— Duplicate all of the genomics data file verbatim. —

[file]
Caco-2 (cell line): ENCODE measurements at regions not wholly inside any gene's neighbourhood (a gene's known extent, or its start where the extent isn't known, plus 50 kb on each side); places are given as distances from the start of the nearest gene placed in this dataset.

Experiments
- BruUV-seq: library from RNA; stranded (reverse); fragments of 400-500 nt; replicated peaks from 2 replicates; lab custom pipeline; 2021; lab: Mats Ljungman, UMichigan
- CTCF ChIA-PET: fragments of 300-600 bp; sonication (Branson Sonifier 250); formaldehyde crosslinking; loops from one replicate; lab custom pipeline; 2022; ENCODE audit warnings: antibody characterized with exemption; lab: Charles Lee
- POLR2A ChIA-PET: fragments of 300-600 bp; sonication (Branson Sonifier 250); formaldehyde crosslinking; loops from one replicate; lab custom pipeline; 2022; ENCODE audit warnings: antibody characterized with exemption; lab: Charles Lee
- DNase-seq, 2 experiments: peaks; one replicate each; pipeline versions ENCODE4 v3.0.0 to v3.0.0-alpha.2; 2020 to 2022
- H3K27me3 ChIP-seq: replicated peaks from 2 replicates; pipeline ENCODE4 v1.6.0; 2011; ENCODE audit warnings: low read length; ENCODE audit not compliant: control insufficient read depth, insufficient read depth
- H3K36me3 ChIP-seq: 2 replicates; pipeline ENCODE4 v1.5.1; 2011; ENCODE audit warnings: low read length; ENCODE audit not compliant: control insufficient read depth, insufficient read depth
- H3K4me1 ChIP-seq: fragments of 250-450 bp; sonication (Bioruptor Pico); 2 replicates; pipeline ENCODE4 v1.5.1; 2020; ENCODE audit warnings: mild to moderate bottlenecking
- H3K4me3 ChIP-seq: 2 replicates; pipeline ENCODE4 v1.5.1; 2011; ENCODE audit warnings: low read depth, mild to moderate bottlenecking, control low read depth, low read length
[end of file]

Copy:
Caco-2 (cell line): ENCODE measurements at regions not wholly inside any gene's neighbourhood (a gene's known extent, or its start where the extent isn't known, plus 50 kb on each side); places are given as distances from the start of the nearest gene placed in this dataset.

Experiments
- BruUV-seq: library from RNA; stranded (reverse); fragments of 400-500 nt; replicated peaks from 2 replicates; lab custom pipeline; 2021; lab: Mats Ljungman, UMichigan
- CTCF ChIA-PET: fragments of 300-600 bp; sonication (Branson Sonifier 250); formaldehyde crosslinking; loops from one replicate; lab custom pipeline; 2022; ENCODE audit warnings: antibody characterized with exemption; lab: Charles Lee
- POLR2A ChIA-PET: fragments of 300-600 bp; sonication (Branson Sonifier 250); formaldehyde crosslinking; loops from one replicate; lab custom pipeline; 2022; ENCODE audit warnings: antibody characterized with exemption; lab: Charles Lee
- DNase-seq, 2 experiments: peaks; one replicate each; pipeline versions ENCODE4 v3.0.0 to v3.0.0-alpha.2; 2020 to 2022
- H3K27me3 ChIP-seq: replicated peaks from 2 replicates; pipeline ENCODE4 v1.6.0; 2011; ENCODE audit warnings: low read length; ENCODE audit not compliant: control insufficient read depth, insufficient read depth
- H3K36me3 ChIP-seq: 2 replicates; pipeline ENCODE4 v1.5.1; 2011; ENCODE audit warnings: low read length; ENCODE audit not compliant: control insufficient read depth, insufficient read depth
- H3K4me1 ChIP-seq: fragments of 250-450 bp; sonication (Bioruptor Pico); 2 replicates; pipeline ENCODE4 v1.5.1; 2020; ENCODE audit warnings: mild to moderate bottlenecking
- H3K4me3 ChIP-seq: 2 replicates; pipeline ENCODE4 v1.5.1; 2011; ENCODE audit warnings: low read depth, mild to moderate bottlenecking, control low read depth, low read length